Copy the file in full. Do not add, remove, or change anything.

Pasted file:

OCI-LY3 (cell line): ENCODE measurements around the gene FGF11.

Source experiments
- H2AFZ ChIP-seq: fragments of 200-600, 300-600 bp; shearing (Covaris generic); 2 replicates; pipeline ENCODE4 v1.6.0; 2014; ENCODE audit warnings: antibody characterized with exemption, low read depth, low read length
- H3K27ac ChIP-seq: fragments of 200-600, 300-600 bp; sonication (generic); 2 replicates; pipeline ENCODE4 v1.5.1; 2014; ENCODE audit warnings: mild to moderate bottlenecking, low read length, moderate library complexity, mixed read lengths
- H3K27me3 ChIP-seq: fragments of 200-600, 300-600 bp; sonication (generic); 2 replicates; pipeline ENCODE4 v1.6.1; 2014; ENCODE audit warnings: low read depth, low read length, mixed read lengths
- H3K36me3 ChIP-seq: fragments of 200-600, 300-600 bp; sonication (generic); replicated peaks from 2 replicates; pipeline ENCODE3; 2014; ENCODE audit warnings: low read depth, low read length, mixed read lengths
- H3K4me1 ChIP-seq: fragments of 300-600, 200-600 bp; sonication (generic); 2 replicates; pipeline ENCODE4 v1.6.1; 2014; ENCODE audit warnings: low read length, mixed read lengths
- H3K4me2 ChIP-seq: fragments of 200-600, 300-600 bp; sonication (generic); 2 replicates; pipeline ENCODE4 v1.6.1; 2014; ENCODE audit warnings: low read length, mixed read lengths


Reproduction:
OCI-LY3 (cell line): ENCODE measurements around the gene FGF11.

Source experiments
- H2AFZ ChIP-seq: fragments of 200-600, 300-600 bp; shearing (Covaris generic); 2 replicates; pipeline ENCODE4 v1.6.0; 2014; ENCODE audit warnings: antibody characterized with exemption, low read depth, low read length
- H3K27ac ChIP-seq: fragments of 200-600, 300-600 bp; sonication (generic); 2 replicates; pipeline ENCODE4 v1.5.1; 2014; ENCODE audit warnings: mild to moderate bottlenecking, low read length, moderate library complexity, mixed read lengths
- H3K27me3 ChIP-seq: fragments of 200-600, 300-600 bp; sonication (generic); 2 replicates; pipeline ENCODE4 v1.6.1; 2014; ENCODE audit warnings: low read depth, low read length, mixed read lengths
- H3K36me3 ChIP-seq: fragments of 200-600, 300-600 bp; sonication (generic); replicated peaks from 2 replicates; pipeline ENCODE3; 2014; ENCODE audit warnings: low read depth, low read length, mixed read lengths
- H3K4me1 ChIP-seq: fragments of 300-600, 200-600 bp; sonication (generic); 2 replicates; pipeline ENCODE4 v1.6.1; 2014; ENCODE audit warnings: low read length, mixed read lengths
- H3K4me2 ChIP-seq: fragments of 200-600, 300-600 bp; sonication (generic); 2 replicates; pipeline ENCODE4 v1.6.1; 2014; ENCODE audit warnings: low read length, mixed read lengths